This article was written by Jacob Pomrenke
The Wingfoot Air Express lands at Grant Park in Chicago during its maiden voyage on July 21, 1919. (Photo: Chicagology.com)
It’s usually a thrill to see a Goodyear blimp flying over a sporting event. For nearly 100 years, the iconic silver airship has been observed flying over the World Series, the Super Bowl, the Olympics, and many other athletic venues around the world, providing fans with unique views from high above the playing field.
The Goodyear Tire and Rubber Company’s original airship, the Wingfoot Air Express, could have become the first to pass over a baseball game when it made its maiden voyage on July 21, 1919, in Chicago. Instead, tragedy struck when the blimp exploded in midair and crashed into a crowded downtown bank, killing 13 people in America’s first civil aviation disaster. By the end of the week, however, the story had already disappeared from news pages as Chicago’s “Red Summer” erupted in a wave of death and destruction all across the city.
Before all that, the week began with a buzz as thousands of citizens flocked to the city center on a warm Monday morning to witness the strange, hydrogen-powered airship floating over their heads. The Wingfoot Express had spent all day making its way to and from Grant Park on the edge of Lake Michigan. Goodyear’s goal in sending up the blimp over one of the nation’s biggest cities was to promote what the company saw as the future of passenger air travel.
Four miles south at Comiskey Park, fans of the first-place Chicago White Sox must have been excited to see the Wingfoot Express as it began to make its way from the downtown Loop toward its final destination, the White City Amusement Park, a popular South Side entertainment center named after the 1893 world’s fair that had turned Chicago into a global entrepreneurial force.1 In 1903, a decade after the world’s fair, Wilbur and Orville Wright launched their first powered airplane flight at Kitty Hawk, North Carolina, but aside from a handful of military pilots during World War I, few Americans had ever taken to the skies by 1919.
After being assembled at the White City aerodrome over the preceding weeks, the Wingfoot Express had taken its first two flights earlier in the day on July 21, short excursions with only the pilot, Captain Jack Boettner, and a handful of mechanics, government officials, and reporters on board for each trip. The sight of the 150-foot-long blimp overhead caused onlookers to gather on street corners across the city. At the Grant Park airstrip, thousands gathered to catch a close-up view of the Wingfoot after each landing. One final takeoff was scheduled at 4:50 p.m.; the airship was returning to its home base at White City for the night.2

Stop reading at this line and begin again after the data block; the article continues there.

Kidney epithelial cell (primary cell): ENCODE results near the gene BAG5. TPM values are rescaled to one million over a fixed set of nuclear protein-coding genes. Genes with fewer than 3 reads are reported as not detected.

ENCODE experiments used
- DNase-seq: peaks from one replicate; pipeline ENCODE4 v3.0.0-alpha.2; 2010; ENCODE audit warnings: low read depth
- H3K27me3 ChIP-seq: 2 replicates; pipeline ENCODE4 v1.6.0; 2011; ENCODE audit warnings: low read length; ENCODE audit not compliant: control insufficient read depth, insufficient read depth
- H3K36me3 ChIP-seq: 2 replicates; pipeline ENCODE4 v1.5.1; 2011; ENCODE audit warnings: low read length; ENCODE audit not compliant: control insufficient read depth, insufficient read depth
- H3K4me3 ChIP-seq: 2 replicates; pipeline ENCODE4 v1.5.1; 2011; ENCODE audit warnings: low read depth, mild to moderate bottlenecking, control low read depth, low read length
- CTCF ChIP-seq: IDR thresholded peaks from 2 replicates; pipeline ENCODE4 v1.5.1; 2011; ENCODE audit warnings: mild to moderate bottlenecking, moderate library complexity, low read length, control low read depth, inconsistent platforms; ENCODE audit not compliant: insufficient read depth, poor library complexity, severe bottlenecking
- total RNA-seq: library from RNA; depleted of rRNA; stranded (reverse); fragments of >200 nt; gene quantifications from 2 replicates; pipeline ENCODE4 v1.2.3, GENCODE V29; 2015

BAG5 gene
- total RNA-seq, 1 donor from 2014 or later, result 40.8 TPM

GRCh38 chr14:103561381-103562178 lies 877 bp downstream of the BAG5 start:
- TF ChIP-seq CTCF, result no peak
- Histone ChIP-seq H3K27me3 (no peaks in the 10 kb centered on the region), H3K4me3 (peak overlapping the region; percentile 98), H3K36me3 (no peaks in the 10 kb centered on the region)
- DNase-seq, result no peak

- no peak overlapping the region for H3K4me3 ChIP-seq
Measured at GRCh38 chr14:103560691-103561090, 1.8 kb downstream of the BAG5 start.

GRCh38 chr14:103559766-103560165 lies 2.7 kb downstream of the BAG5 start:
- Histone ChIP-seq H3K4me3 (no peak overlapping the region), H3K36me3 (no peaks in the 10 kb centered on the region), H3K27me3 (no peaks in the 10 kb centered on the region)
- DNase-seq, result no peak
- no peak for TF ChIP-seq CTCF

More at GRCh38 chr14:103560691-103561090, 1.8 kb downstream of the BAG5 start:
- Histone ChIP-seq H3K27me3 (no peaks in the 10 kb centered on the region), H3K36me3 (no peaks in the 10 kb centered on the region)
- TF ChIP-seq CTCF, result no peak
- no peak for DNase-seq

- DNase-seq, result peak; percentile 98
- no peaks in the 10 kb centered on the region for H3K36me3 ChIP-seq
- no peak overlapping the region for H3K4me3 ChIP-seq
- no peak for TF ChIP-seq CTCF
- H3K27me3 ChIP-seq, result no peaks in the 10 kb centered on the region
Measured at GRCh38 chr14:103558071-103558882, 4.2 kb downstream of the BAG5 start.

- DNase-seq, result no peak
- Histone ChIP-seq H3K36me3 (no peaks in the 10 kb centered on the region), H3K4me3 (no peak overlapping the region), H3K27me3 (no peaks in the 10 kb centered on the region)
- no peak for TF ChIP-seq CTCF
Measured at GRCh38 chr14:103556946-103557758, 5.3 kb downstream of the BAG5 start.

By that time, 14,000 baseball fans on the South Side had seen their share of excitement from the home team, too. The White Sox rallied twice in the late innings of a doubleheader opener against their top rivals for the American League pennant, the New York Yankees, who entered the day 5½ games behind Chicago in the standings. The White Sox clinched the first game on Buck Weaver’s walk-off single in the ninth — his fourth hit –to score Nemo Leibold for a 7-6 victory. Pitcher Dickey Kerr picked up the win in relief of Lefty Williams; Kerr also started the White Sox’ winning rally by drawing a one-out walk in the ninth.3
White Sox fans in certain sections of Comiskey Park may have caught a glimpse in the distance of the Wingfoot Express on its second excursion around downtown, which lifted off about a half-hour after the game began at 2:00 p.m.4 Soon after the start of the second game, many more fans could see the blimp in the air as it began to make its way south toward the White City Amusement Park at 63rd Street. If it had finished its voyage, Goodyear’s airship likely would have passed directly over Comiskey Park around the fourth or fifth inning.
The second game finished in a similar fashion as the opener, with Shano Collins doing the honors this time with his own walk-off single in the 10th inning to score Ray Schalk for a 5-4 win. Kerr again helped out at the plate by sacrificing Schalk to second base before Collins drove him in. The rookie left-hander also picked up the victory in relief — his second of the day — thanks to two scoreless innings behind Red Faber. (Coincidentally, Faber had turned the same trick of winning two games in one day earlier that month, on July 9.)5
It was the White Sox’ third consecutive victory over the Yankees with a dramatic walk-off hit, after Shoeless Joe Jackson had ended Sunday’s series opener with a 10th-inning home run into the right-field bleachers to win it.6 The doubleheader sweep pushed the Yankees into third place, and although they avoided a sweep by winning the series finale on Tuesday, they never challenged the White Sox again as Chicago powered its way to the American League pennant and a fateful World Series.
But the mood at the end of Monday’s second game when Collins singled to beat the Yankees was decidedly downcast. Most of the crowd had left for home after witnessing a horrific tragedy in the middle of the third inning.7 As the Chicago Tribune’s James Crusinberry wrote:
“Nearly everyone at the Sox park witnessed the fate of the dirigible. The instant it caught fire, there was a scream from the fans. The game was stopped as all watched the catastrophe. It seemed the entire thing burned up in about a half minute. After that, there wasn’t much enjoyment felt over the ball games.”8
Photo from inside the Illinois Trust & Savings Bank after the Wingfoot Air Express crashed into the building, killing 13 and wounding 27 people. (Chicago Tribune, July 22, 1919)